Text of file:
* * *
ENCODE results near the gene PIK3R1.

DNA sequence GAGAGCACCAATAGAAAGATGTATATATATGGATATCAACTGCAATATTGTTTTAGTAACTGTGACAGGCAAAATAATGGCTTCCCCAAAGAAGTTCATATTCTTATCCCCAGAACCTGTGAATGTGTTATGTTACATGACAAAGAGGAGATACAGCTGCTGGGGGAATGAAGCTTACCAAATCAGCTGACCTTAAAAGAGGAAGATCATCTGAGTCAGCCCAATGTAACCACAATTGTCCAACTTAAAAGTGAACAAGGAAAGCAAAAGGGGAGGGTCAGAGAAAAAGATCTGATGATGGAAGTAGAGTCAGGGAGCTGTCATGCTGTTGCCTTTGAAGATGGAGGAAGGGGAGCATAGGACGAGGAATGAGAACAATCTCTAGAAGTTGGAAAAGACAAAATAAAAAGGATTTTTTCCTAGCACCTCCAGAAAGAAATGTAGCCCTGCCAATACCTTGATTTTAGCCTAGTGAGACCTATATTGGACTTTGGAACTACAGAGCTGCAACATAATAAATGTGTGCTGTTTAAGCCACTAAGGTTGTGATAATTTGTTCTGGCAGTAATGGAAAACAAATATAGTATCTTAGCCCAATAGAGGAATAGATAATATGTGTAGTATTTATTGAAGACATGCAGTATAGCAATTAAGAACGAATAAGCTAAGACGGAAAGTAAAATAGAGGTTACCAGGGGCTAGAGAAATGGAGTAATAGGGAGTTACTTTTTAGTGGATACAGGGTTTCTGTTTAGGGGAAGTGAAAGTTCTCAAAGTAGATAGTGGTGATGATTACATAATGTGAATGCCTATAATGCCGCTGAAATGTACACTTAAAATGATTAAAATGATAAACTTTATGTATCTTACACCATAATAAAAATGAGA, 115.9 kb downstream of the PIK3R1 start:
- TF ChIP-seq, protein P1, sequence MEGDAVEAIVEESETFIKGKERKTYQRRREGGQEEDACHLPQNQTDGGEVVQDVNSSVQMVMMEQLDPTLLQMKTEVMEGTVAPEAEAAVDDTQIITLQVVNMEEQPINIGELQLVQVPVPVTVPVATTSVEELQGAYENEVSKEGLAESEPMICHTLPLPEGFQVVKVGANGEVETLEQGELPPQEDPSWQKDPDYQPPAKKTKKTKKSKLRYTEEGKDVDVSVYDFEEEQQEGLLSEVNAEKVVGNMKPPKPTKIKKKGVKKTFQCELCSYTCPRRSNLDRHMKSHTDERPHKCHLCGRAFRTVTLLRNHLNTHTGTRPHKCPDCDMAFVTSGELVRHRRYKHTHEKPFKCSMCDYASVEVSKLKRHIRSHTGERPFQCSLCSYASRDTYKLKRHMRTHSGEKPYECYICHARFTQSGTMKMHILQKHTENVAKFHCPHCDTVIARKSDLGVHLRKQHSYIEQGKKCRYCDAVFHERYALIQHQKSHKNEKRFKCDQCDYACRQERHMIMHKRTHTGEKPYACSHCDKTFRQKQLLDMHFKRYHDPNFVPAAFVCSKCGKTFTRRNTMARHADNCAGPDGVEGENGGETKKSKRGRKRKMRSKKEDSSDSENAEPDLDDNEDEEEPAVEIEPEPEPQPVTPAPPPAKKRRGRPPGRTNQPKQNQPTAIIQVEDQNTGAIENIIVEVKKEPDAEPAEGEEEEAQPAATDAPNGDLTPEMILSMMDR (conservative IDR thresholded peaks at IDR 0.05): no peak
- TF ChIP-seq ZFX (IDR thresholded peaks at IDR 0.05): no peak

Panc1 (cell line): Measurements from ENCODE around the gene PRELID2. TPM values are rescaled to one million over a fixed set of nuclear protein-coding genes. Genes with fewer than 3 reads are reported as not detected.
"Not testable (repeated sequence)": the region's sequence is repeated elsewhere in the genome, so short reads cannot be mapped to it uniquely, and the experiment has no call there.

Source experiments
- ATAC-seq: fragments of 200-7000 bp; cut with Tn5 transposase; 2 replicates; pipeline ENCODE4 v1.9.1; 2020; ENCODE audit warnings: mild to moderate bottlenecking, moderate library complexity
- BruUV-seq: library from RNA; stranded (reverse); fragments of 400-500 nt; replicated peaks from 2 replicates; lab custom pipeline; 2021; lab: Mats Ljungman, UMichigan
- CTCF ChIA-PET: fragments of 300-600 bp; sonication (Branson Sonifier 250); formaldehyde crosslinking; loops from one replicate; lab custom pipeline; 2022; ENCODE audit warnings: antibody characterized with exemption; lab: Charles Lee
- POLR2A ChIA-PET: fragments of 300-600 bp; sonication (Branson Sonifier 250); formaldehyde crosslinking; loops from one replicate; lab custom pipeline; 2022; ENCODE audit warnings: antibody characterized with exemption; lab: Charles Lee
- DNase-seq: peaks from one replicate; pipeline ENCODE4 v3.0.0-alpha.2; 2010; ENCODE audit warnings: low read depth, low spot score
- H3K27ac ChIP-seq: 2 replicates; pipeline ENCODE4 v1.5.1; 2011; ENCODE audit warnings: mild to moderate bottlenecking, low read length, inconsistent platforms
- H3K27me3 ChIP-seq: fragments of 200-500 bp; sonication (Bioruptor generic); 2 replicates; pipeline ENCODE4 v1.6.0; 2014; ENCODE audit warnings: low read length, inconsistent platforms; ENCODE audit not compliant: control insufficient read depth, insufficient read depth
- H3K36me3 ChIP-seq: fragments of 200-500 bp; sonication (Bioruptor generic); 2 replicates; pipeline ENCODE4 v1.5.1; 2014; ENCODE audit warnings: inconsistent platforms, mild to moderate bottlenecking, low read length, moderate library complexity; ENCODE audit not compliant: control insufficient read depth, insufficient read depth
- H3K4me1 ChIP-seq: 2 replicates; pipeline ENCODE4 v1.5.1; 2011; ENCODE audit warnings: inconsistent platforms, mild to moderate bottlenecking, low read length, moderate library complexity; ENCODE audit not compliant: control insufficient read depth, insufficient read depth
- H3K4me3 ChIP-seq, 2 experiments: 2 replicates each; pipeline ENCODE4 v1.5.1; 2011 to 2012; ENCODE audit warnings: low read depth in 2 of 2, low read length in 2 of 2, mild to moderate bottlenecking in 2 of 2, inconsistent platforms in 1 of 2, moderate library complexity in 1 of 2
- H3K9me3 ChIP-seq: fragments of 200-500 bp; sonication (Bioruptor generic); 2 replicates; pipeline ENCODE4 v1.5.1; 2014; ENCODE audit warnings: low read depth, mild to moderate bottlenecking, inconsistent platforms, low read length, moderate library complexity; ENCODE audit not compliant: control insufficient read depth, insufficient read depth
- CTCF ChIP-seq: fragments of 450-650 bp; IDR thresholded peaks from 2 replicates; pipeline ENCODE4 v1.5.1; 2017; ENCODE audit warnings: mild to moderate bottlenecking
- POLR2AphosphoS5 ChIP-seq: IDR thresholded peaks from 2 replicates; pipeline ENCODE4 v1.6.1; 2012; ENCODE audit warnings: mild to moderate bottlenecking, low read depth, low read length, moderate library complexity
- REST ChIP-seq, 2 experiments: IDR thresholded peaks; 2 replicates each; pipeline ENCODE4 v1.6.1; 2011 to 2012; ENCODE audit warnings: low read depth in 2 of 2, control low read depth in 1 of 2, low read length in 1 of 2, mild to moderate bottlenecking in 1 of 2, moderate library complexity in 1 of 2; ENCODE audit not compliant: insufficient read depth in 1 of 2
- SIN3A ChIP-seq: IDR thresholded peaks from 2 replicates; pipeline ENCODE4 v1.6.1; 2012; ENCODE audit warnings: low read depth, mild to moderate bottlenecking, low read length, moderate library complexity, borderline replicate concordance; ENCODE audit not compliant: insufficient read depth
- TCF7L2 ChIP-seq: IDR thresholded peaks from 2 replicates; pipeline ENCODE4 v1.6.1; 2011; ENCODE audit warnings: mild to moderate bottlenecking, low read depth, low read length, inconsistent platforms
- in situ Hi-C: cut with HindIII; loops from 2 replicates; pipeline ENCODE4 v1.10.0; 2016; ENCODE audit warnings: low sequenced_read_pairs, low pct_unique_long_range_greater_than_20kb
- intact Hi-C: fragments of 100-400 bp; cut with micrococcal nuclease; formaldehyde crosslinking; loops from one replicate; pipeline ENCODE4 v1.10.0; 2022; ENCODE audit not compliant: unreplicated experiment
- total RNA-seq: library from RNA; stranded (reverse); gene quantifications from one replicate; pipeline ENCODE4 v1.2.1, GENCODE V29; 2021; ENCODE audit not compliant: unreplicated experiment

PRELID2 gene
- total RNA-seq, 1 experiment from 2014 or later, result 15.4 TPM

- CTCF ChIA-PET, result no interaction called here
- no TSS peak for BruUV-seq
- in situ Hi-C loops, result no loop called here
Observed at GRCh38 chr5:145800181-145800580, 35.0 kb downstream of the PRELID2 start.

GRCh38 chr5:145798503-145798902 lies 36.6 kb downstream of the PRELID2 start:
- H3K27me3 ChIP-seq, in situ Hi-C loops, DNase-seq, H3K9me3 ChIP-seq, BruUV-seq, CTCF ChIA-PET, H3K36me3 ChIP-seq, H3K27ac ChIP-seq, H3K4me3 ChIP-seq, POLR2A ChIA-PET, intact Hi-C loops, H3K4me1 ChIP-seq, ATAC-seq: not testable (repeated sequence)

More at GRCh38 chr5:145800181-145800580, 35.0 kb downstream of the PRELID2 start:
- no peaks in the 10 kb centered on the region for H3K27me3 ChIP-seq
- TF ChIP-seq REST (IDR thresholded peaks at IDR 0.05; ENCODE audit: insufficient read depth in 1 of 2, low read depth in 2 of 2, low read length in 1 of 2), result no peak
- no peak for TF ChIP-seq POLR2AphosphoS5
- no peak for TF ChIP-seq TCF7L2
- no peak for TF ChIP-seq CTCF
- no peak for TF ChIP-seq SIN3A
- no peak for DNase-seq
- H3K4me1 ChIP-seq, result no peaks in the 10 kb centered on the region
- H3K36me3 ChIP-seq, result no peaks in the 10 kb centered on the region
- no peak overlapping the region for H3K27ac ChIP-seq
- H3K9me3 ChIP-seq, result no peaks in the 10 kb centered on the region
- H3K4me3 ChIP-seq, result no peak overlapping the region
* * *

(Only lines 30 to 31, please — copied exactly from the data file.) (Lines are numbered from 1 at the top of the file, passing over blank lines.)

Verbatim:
- no TSS peak for BruUV-seq
- in situ Hi-C loops, result no loop called here